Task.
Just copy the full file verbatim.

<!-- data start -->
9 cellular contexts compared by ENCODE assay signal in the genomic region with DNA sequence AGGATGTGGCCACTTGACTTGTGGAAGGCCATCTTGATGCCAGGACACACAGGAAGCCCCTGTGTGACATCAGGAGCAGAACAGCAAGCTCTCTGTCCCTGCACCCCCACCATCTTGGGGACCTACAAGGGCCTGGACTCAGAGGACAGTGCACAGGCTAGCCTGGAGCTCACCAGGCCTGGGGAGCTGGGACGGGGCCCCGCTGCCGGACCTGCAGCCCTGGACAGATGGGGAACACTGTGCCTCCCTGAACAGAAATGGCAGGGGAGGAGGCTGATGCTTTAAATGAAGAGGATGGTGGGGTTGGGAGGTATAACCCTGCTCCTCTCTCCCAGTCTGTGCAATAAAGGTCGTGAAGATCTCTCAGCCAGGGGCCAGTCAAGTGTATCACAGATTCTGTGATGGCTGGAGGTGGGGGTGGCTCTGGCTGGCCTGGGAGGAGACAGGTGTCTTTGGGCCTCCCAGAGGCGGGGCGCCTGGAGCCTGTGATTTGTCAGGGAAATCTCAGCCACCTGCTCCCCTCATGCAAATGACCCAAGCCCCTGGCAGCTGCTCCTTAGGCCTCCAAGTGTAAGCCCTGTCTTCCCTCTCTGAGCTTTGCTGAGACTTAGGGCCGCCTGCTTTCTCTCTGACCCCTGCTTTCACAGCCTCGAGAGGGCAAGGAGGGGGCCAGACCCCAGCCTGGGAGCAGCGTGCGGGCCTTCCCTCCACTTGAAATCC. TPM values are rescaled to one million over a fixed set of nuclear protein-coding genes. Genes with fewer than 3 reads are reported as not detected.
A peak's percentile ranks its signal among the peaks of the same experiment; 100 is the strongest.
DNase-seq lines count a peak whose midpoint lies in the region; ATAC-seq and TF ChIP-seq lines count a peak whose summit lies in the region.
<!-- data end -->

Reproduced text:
9 cellular contexts compared by ENCODE assay signal in the genomic region with DNA sequence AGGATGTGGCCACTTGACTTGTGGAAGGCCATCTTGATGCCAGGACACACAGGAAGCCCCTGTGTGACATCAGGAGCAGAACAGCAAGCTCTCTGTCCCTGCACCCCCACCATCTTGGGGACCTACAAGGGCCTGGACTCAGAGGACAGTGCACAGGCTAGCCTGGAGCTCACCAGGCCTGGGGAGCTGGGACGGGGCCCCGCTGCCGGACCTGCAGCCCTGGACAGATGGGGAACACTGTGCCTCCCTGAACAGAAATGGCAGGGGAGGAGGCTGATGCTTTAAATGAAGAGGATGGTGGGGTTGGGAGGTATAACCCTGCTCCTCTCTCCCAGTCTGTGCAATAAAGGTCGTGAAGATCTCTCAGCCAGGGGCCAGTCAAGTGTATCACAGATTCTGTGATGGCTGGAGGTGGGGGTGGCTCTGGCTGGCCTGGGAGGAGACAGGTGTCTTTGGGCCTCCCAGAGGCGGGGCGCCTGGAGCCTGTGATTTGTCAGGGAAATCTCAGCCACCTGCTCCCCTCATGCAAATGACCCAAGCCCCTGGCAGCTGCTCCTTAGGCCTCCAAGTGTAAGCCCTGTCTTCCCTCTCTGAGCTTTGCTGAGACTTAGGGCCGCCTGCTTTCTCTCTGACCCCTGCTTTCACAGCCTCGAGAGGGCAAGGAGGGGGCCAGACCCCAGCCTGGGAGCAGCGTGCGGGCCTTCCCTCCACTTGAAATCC. TPM values are rescaled to one million over a fixed set of nuclear protein-coding genes. Genes with fewer than 3 reads are reported as not detected.
A peak's percentile ranks its signal among the peaks of the same experiment; 100 is the strongest.
DNase-seq lines count a peak whose midpoint lies in the region; ATAC-seq and TF ChIP-seq lines count a peak whose summit lies in the region.